Your vehicle’s OBD, or On-Board Diagnostics, is a complex computer system that gathers all of the diagnostic signals throughout your vehicle. This system is designed to monitor your car or truck’s health and alert you when malfunctions occur. Most drivers are familiar with these alerts since they show up directly on the dash. For just about every vehicle, personal or commercial, these OBD systems have become standard and make it easier for mechanics and technicians to diagnose issues. These systems even make keeping up with regular maintenance a breeze.

However, it’s important to remember that your vehicle is a complex machine, and failures can happen at any time. With Autel diagnostic tools from Triad Diagnostic Solutions, you can quickly read various fault codes and pinpoint the exact problem in a matter of seconds. Here are some of the most common OBD fault codes you’ll run into.

History of OBD

The OBD computer systems changed the manufacturing, technician, and diagnostic world starting in the 1980s. During that time, the OBD systems were introduced in response to several economic and environmental issues, including:

  • Emissions Control: This was one of the biggest reasons for introducing OBD. Reducing vehicle emissions became essential, and the OBD systems allowed this by monitoring major engine components and system failures that could increase emissions.
  • Electronic Fuel Injection: Starting in the 1980s, manufacturers began widespread production of vehicles with electronic fuel injection and needed a way to monitor fuel flow. The electronic fuel injection relies on signals from the computer, so it’s essential to have the ability to read these fault codes when something malfunctions.
  • Electronic Components: Once electronic fuel injection gained popularity, manufacturers looked for other ways and components that could be turned into electronic functions. This required a more complex and sophisticated monitoring system to accurately identify issues, hence improving the OBD systems.

Reading Fault Codes

Oxygen Sensor: Code PO171-P0175

Replacing the oxygen sensor is one of the most common problems you’ll run into as a mechanic or technician. The oxygen sensor is responsible for monitoring the amount of oxygen in the exhaust and making sure the engine computer can adjust the fuel-to-air mixture. This sensor is crucial in maximizing your fuel economy and minimizing emissions. If a sensor in a vehicle goes bad, then you’ll more than likely notice a decrease in your gas mileage or your car will randomly stall.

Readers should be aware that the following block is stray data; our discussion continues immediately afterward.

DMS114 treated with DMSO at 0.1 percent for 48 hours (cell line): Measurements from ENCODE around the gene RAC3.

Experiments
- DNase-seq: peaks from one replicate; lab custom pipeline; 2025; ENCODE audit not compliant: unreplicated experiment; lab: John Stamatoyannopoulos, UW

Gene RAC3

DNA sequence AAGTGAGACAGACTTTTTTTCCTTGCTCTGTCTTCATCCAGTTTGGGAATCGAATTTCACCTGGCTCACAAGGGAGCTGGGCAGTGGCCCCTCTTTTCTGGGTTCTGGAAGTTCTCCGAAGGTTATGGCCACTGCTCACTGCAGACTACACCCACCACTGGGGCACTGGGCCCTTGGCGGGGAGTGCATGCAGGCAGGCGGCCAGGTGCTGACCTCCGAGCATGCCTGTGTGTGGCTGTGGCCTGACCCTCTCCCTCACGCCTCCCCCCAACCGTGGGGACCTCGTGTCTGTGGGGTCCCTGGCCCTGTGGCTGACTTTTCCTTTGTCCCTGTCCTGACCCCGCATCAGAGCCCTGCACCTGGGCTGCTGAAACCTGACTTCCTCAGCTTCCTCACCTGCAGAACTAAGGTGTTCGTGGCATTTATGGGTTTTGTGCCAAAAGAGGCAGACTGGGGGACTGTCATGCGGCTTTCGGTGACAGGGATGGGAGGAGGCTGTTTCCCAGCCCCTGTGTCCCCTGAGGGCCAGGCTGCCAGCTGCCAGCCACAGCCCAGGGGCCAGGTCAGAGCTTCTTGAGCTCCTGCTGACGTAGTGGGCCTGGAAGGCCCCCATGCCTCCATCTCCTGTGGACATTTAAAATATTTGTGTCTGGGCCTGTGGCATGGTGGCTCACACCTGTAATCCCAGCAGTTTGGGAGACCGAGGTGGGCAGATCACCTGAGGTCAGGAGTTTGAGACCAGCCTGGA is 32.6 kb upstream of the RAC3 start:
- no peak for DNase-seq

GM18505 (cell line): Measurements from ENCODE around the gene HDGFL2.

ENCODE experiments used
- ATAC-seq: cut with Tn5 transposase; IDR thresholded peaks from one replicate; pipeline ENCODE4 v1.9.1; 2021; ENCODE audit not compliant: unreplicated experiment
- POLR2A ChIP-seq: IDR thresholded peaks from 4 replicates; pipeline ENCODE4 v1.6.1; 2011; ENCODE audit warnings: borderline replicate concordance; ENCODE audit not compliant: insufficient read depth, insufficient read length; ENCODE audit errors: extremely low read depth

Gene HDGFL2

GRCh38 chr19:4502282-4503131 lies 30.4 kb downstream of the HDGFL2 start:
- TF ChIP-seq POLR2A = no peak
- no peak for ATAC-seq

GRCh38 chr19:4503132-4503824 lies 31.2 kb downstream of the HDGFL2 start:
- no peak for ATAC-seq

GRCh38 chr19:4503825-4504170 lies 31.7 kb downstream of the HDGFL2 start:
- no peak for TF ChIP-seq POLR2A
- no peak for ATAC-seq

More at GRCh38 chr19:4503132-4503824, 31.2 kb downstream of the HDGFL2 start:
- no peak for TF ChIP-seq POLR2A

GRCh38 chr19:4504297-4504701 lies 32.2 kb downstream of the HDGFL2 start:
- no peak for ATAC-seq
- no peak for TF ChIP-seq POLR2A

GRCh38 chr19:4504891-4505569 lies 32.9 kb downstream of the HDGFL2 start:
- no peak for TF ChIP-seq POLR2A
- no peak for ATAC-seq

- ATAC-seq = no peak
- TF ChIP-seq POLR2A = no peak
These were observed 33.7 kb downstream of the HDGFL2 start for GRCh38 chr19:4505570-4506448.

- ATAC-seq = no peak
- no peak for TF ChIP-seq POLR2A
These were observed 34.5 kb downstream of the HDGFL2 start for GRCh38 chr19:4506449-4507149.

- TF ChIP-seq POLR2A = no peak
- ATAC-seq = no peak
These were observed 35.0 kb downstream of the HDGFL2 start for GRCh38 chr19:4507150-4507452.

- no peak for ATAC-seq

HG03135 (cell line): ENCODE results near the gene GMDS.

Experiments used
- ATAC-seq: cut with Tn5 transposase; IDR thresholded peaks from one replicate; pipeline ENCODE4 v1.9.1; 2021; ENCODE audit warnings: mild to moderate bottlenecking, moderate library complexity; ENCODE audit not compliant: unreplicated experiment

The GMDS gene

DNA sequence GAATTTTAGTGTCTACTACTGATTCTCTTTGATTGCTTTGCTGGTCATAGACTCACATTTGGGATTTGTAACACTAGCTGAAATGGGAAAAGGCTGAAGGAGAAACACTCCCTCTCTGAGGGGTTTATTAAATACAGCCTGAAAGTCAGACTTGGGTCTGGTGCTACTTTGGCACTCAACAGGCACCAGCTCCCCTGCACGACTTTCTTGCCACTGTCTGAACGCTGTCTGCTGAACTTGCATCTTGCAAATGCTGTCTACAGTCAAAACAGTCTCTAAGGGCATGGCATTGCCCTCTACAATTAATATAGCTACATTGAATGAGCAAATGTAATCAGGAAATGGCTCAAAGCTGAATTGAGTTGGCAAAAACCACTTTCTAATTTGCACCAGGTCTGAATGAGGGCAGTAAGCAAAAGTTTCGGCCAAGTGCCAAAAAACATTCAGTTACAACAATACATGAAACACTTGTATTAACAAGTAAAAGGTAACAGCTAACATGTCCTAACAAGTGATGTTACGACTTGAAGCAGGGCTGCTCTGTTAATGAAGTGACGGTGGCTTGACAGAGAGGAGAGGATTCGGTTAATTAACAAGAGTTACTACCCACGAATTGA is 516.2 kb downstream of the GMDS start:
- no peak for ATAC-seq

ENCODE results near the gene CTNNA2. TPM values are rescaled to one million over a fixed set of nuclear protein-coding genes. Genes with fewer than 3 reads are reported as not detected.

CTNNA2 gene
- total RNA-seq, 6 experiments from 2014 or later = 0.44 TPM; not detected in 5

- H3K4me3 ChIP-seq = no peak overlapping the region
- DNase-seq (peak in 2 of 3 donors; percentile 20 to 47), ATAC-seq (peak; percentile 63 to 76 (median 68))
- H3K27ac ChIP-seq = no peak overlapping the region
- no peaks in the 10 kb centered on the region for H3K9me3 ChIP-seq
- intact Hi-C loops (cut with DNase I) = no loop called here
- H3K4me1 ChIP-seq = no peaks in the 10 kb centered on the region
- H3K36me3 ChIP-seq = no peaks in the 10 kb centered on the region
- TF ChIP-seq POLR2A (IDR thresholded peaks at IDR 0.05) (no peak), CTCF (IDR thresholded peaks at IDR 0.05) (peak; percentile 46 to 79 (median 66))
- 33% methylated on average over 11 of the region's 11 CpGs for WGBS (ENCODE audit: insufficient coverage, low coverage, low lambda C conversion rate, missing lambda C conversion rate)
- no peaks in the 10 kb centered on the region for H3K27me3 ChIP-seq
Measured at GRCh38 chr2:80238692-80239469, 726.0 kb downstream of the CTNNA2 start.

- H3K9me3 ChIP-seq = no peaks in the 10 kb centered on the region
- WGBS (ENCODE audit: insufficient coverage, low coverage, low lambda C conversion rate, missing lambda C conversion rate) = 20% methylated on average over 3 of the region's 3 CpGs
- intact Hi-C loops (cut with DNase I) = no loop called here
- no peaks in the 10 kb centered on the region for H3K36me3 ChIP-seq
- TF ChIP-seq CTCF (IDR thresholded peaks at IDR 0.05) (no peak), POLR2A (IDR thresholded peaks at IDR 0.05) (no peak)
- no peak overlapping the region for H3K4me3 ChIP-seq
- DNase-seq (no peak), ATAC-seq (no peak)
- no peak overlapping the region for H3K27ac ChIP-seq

Engine Misfire: Code P0300-P0305

As a mechanic, you probably work on engine misfires regularly. A misfiring cylinder can lead you to experience heavy shaking or vibrating while the vehicle idles. Additionally, you’ll notice a decrease in fuel efficiency. The OBD-II system is responsible for tracking the engine misfires, and this is where you’ll find this code. The sensor monitors the crankshaft’s speed and logs a misfire when it detects a slight loss of speed.

Evaporative System: Codes P0411, P0440, P0442, P0446, P0455

Trucks and cars burn a lot of fuel. There is a lot of gas and vapor that needs to be removed from the engine for things to run smoothly. The evaporation system (EVAP) is responsible for containing and eliminating these gas vapors. One of the most common reasons for an EVAP fault code is a loose gas cap. However, there could also be a leak in a vent hose or a problem with the charcoal canister, purge valve, or even pressure vacuum sensor.

Reliable Tools Are What You Need

Triad Diagnostic Solutions is a proud distributor of Autel diagnostic scan tools. Not only is the Autel software reliable, but they are also multi-branded, spanning codes and updates across multiple brands in the automotive industry. You’ll find everything you need in one easy-to-use diagnostic tool. The software is updated regularly, so you’ll never have to worry about falling behind in reading fault codes.

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